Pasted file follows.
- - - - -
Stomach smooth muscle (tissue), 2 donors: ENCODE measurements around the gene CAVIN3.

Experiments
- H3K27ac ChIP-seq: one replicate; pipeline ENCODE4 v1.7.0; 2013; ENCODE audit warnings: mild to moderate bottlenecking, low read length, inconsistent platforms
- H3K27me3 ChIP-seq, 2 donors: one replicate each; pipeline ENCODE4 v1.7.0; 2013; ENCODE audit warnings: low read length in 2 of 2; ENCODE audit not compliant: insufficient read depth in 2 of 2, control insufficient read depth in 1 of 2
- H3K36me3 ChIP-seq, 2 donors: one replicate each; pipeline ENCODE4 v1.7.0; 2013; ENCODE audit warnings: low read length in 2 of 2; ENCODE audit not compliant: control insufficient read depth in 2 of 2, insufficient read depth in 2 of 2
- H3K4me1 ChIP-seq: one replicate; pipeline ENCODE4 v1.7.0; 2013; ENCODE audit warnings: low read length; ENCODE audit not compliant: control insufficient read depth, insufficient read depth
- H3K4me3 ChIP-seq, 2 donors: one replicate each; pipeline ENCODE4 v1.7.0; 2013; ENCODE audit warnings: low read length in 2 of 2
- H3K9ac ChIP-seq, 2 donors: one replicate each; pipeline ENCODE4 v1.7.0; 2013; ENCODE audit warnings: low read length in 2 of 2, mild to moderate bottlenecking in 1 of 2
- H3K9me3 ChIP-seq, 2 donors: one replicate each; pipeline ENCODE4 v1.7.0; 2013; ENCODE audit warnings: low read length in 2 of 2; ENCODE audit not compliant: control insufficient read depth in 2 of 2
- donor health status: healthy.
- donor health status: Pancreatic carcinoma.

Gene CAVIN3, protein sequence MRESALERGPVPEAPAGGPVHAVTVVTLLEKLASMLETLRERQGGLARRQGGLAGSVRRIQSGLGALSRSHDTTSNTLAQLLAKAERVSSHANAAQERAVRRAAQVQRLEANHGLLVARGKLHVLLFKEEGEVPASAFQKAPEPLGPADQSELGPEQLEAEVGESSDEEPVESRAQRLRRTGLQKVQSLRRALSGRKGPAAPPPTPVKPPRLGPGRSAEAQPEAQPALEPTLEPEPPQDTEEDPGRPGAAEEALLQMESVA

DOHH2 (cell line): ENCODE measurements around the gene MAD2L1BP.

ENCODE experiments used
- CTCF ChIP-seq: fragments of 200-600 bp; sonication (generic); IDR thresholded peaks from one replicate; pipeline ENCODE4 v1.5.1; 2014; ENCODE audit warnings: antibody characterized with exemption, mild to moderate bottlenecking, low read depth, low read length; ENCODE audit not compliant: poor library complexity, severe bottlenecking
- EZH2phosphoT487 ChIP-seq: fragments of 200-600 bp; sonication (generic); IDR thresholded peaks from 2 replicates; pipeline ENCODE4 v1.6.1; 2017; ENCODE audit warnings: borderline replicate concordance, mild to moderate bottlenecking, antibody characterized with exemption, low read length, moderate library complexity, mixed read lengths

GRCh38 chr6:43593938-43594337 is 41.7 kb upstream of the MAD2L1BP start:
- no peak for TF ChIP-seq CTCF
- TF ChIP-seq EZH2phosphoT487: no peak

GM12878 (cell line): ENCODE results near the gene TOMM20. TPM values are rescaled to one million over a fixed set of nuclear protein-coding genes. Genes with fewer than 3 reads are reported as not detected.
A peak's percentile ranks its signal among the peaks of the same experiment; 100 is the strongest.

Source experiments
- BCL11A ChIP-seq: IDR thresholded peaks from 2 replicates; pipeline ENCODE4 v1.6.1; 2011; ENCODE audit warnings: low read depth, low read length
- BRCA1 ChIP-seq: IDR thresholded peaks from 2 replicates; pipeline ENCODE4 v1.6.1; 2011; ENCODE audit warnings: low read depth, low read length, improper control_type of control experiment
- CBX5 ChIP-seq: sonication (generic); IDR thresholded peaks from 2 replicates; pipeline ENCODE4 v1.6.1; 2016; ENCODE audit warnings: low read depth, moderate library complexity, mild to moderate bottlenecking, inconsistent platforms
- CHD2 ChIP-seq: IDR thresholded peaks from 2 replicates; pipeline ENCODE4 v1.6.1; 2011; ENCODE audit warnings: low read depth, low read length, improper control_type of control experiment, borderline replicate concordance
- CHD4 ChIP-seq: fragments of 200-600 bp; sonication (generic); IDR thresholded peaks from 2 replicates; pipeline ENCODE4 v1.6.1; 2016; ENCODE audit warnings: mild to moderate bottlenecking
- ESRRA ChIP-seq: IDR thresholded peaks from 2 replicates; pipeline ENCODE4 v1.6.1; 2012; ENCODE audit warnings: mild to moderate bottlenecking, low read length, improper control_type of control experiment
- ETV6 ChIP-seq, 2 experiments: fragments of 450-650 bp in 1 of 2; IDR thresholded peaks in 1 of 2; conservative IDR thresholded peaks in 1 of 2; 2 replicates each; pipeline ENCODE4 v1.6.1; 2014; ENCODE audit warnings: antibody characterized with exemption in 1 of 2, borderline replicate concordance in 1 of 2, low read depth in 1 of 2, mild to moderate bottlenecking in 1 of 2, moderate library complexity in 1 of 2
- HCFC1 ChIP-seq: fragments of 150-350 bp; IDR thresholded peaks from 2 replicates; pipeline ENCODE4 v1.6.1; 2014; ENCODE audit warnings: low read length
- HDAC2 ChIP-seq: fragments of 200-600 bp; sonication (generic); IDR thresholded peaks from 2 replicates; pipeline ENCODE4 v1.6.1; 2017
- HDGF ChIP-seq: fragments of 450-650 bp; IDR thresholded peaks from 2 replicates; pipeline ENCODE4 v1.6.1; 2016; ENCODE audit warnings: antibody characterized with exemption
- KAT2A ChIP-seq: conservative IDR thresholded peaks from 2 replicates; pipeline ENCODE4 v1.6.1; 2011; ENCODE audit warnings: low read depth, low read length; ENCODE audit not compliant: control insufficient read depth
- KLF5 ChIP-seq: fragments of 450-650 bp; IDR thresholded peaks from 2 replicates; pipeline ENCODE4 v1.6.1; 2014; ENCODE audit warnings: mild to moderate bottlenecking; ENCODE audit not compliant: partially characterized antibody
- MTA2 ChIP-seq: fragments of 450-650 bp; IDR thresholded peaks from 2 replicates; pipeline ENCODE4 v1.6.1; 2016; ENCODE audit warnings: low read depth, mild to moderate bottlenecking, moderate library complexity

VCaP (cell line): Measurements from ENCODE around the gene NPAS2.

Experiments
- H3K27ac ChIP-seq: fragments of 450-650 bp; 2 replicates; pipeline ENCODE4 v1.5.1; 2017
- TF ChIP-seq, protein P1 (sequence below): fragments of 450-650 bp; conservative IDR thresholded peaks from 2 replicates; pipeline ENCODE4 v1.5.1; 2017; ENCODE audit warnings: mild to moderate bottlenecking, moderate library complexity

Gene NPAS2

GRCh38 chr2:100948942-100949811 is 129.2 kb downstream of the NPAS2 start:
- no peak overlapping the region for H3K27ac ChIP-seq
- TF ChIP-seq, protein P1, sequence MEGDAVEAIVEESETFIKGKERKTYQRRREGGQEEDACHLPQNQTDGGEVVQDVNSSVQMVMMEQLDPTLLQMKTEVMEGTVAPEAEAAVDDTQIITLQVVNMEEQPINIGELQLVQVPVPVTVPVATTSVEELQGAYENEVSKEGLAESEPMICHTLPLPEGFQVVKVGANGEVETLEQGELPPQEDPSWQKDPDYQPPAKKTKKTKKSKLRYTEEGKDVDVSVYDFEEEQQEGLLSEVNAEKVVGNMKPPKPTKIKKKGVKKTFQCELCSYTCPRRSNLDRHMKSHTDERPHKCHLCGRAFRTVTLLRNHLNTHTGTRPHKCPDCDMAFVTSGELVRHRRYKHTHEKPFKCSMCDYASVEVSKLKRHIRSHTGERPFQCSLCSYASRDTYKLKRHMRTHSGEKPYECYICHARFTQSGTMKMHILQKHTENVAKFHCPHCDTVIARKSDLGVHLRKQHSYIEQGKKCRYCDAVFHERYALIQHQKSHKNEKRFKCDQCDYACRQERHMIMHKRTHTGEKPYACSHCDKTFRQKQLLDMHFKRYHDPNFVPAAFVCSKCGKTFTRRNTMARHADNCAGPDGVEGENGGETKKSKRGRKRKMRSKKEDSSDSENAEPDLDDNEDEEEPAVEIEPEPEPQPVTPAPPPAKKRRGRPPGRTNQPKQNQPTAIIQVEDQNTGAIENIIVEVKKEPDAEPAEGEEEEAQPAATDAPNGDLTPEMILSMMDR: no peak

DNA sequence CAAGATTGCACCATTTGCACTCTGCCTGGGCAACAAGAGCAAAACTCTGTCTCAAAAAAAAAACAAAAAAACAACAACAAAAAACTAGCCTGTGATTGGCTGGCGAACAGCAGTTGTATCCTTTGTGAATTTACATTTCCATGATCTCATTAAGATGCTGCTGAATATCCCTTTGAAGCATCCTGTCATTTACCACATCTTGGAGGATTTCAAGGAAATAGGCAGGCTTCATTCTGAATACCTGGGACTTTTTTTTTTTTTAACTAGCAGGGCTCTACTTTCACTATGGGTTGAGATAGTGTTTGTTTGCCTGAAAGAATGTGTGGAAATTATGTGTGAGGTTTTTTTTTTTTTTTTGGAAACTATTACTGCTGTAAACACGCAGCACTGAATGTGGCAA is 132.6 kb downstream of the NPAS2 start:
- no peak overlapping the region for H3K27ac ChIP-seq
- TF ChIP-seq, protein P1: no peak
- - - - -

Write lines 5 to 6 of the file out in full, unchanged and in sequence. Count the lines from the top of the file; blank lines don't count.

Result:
- H3K36me3 ChIP-seq, 2 donors: one replicate each; pipeline ENCODE4 v1.7.0; 2013; ENCODE audit warnings: low read length in 2 of 2; ENCODE audit not compliant: control insufficient read depth in 2 of 2, insufficient read depth in 2 of 2
- H3K4me1 ChIP-seq: one replicate; pipeline ENCODE4 v1.7.0; 2013; ENCODE audit warnings: low read length; ENCODE audit not compliant: control insufficient read depth, insufficient read depth